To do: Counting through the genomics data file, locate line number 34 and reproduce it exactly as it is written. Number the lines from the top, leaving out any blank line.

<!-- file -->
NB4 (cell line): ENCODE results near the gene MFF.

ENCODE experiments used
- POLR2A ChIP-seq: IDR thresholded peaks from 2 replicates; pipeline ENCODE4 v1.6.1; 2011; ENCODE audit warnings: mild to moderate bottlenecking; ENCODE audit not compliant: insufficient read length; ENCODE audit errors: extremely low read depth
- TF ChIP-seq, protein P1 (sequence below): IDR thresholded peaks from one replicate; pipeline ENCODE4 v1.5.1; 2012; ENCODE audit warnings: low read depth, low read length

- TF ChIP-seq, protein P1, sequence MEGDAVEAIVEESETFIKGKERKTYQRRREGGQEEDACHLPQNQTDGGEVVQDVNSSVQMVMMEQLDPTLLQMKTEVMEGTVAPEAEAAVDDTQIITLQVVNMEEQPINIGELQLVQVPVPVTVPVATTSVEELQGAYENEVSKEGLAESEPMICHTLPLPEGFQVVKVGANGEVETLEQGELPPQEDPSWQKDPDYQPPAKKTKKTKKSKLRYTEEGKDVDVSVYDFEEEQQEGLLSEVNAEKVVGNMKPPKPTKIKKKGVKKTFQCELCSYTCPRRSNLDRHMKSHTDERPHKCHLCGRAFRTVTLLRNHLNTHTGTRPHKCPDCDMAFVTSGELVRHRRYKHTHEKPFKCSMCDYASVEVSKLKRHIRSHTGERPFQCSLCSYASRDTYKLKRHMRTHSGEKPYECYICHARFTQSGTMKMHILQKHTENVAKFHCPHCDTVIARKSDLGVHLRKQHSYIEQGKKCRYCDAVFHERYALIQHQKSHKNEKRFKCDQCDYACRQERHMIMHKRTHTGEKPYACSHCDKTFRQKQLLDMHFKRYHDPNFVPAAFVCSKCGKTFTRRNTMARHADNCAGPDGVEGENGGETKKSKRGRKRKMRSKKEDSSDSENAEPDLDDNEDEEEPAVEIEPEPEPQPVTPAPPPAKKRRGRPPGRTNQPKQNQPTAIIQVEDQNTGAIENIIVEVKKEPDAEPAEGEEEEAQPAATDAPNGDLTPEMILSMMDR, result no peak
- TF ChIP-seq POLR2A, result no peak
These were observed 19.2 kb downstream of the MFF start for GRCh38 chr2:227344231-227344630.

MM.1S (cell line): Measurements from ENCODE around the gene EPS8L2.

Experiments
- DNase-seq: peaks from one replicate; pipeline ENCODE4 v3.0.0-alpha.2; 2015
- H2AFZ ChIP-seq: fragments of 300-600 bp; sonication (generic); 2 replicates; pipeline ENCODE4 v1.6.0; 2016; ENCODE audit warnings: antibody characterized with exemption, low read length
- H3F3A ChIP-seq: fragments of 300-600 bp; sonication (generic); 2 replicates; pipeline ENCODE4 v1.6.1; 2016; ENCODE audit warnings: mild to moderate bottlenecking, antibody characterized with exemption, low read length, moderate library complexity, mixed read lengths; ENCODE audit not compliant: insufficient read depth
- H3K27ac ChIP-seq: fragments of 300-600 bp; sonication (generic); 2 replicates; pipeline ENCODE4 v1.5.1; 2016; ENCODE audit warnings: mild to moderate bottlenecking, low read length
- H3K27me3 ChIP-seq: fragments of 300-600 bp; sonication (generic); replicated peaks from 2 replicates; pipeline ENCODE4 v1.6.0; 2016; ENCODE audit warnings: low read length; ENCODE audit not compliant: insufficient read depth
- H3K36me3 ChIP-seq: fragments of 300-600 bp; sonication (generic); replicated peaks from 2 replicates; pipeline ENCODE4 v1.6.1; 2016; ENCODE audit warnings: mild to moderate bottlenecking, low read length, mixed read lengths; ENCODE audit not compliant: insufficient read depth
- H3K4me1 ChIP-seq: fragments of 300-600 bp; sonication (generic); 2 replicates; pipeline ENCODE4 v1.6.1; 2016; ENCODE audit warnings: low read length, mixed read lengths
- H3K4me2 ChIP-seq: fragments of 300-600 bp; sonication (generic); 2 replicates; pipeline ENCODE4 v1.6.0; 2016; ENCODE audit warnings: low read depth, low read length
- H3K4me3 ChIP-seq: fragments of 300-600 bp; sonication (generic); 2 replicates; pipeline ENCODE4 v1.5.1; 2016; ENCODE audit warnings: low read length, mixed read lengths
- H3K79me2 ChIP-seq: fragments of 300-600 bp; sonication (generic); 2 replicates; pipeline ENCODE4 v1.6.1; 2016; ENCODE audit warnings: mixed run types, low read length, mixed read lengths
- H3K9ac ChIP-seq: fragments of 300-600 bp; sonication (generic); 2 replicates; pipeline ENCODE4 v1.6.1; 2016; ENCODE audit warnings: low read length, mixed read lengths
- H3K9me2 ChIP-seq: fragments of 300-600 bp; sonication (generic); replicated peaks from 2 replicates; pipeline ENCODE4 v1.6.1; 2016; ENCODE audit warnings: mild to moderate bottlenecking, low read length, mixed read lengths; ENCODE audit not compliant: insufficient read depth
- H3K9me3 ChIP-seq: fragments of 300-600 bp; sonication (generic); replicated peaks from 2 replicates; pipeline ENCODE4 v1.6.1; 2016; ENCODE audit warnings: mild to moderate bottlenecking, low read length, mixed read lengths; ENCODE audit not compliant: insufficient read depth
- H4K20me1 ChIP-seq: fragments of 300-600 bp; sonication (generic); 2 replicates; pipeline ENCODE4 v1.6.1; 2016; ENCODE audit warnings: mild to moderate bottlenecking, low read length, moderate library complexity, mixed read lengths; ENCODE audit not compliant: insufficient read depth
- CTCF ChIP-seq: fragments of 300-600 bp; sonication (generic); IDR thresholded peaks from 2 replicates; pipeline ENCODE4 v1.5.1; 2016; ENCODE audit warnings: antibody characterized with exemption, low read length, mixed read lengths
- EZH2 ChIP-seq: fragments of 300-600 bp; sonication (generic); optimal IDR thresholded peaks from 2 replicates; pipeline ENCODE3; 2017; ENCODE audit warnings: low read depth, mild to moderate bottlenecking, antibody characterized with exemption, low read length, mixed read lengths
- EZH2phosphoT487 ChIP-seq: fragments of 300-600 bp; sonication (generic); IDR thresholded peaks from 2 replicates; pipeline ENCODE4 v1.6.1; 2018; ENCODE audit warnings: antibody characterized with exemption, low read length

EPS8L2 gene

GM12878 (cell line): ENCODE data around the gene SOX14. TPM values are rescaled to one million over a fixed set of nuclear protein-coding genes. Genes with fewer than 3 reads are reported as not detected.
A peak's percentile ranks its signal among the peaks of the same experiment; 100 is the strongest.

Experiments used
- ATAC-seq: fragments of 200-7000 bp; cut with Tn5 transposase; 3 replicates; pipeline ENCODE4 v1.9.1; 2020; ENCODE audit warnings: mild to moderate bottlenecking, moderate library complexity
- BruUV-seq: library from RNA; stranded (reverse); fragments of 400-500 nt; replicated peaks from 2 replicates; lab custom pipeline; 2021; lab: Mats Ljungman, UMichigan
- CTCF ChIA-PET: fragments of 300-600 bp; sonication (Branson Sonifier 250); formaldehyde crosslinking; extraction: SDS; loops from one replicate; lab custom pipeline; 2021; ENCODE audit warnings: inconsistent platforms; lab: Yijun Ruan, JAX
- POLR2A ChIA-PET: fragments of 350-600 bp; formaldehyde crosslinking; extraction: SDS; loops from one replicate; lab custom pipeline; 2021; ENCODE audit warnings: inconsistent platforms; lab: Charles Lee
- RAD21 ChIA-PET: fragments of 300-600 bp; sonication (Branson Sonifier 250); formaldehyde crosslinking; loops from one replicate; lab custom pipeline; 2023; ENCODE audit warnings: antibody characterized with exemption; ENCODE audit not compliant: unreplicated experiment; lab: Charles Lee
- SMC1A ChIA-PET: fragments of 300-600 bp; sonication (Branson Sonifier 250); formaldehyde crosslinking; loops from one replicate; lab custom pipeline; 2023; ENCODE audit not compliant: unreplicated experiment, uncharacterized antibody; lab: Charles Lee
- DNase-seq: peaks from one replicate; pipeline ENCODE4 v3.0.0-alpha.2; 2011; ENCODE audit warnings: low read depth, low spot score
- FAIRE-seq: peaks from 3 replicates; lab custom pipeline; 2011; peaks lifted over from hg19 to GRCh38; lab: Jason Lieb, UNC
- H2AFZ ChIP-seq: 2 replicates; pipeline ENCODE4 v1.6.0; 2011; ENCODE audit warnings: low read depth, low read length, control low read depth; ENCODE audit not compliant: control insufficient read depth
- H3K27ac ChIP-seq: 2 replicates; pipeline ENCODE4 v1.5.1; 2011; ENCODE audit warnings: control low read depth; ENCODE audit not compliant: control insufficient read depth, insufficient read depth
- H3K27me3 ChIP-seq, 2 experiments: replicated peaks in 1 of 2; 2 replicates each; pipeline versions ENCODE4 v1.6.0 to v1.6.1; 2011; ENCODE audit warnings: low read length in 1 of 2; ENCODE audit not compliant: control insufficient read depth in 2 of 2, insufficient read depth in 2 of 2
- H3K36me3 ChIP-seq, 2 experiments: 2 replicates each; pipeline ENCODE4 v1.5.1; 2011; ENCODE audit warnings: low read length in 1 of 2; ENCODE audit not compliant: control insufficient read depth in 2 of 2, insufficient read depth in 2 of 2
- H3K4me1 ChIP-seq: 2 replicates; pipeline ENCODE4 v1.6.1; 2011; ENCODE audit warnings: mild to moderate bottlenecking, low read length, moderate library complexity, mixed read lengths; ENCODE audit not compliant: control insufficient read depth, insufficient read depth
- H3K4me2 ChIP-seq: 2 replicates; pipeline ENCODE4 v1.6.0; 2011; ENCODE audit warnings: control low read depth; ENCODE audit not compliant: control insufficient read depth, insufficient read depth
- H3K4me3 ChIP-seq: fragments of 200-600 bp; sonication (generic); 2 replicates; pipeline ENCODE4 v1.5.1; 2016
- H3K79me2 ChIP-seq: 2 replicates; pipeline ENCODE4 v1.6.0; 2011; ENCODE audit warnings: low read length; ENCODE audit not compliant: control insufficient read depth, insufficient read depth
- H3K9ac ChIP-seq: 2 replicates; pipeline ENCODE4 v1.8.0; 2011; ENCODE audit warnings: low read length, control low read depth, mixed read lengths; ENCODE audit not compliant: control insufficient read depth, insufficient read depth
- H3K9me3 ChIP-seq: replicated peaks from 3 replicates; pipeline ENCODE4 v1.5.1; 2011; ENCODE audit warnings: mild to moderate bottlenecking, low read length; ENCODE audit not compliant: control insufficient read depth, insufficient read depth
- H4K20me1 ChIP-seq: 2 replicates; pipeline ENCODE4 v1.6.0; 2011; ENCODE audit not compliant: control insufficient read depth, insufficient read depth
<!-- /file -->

- POLR2A ChIA-PET: fragments of 350-600 bp; formaldehyde crosslinking; extraction: SDS; loops from one replicate; lab custom pipeline; 2021; ENCODE audit warnings: inconsistent platforms; lab: Charles Lee